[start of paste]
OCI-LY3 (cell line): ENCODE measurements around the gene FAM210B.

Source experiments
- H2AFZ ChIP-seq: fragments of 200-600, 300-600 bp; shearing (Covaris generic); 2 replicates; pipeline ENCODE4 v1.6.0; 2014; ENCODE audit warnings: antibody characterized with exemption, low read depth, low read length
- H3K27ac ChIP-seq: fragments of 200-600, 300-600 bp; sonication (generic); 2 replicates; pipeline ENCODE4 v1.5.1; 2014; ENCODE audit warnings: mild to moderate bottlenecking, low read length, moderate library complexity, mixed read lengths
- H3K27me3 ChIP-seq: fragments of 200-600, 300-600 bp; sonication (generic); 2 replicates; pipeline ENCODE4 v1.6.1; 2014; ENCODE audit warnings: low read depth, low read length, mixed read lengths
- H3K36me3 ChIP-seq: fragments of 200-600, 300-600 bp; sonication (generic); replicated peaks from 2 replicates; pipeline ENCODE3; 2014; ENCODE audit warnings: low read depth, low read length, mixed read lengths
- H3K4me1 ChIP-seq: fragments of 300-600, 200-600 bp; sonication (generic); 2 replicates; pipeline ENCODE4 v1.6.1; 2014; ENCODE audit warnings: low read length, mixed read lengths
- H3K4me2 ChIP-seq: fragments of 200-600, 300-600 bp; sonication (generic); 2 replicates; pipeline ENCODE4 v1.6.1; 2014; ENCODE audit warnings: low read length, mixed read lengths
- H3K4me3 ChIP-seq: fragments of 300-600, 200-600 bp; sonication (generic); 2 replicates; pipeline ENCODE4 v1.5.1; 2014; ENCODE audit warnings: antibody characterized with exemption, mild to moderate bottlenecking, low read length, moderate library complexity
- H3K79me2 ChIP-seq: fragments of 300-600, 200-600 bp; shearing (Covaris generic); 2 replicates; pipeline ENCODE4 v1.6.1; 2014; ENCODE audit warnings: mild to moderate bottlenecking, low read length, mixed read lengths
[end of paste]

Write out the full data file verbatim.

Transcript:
OCI-LY3 (cell line): ENCODE measurements around the gene FAM210B.

Source experiments
- H2AFZ ChIP-seq: fragments of 200-600, 300-600 bp; shearing (Covaris generic); 2 replicates; pipeline ENCODE4 v1.6.0; 2014; ENCODE audit warnings: antibody characterized with exemption, low read depth, low read length
- H3K27ac ChIP-seq: fragments of 200-600, 300-600 bp; sonication (generic); 2 replicates; pipeline ENCODE4 v1.5.1; 2014; ENCODE audit warnings: mild to moderate bottlenecking, low read length, moderate library complexity, mixed read lengths
- H3K27me3 ChIP-seq: fragments of 200-600, 300-600 bp; sonication (generic); 2 replicates; pipeline ENCODE4 v1.6.1; 2014; ENCODE audit warnings: low read depth, low read length, mixed read lengths
- H3K36me3 ChIP-seq: fragments of 200-600, 300-600 bp; sonication (generic); replicated peaks from 2 replicates; pipeline ENCODE3; 2014; ENCODE audit warnings: low read depth, low read length, mixed read lengths
- H3K4me1 ChIP-seq: fragments of 300-600, 200-600 bp; sonication (generic); 2 replicates; pipeline ENCODE4 v1.6.1; 2014; ENCODE audit warnings: low read length, mixed read lengths
- H3K4me2 ChIP-seq: fragments of 200-600, 300-600 bp; sonication (generic); 2 replicates; pipeline ENCODE4 v1.6.1; 2014; ENCODE audit warnings: low read length, mixed read lengths
- H3K4me3 ChIP-seq: fragments of 300-600, 200-600 bp; sonication (generic); 2 replicates; pipeline ENCODE4 v1.5.1; 2014; ENCODE audit warnings: antibody characterized with exemption, mild to moderate bottlenecking, low read length, moderate library complexity
- H3K79me2 ChIP-seq: fragments of 300-600, 200-600 bp; shearing (Covaris generic); 2 replicates; pipeline ENCODE4 v1.6.1; 2014; ENCODE audit warnings: mild to moderate bottlenecking, low read length, mixed read lengths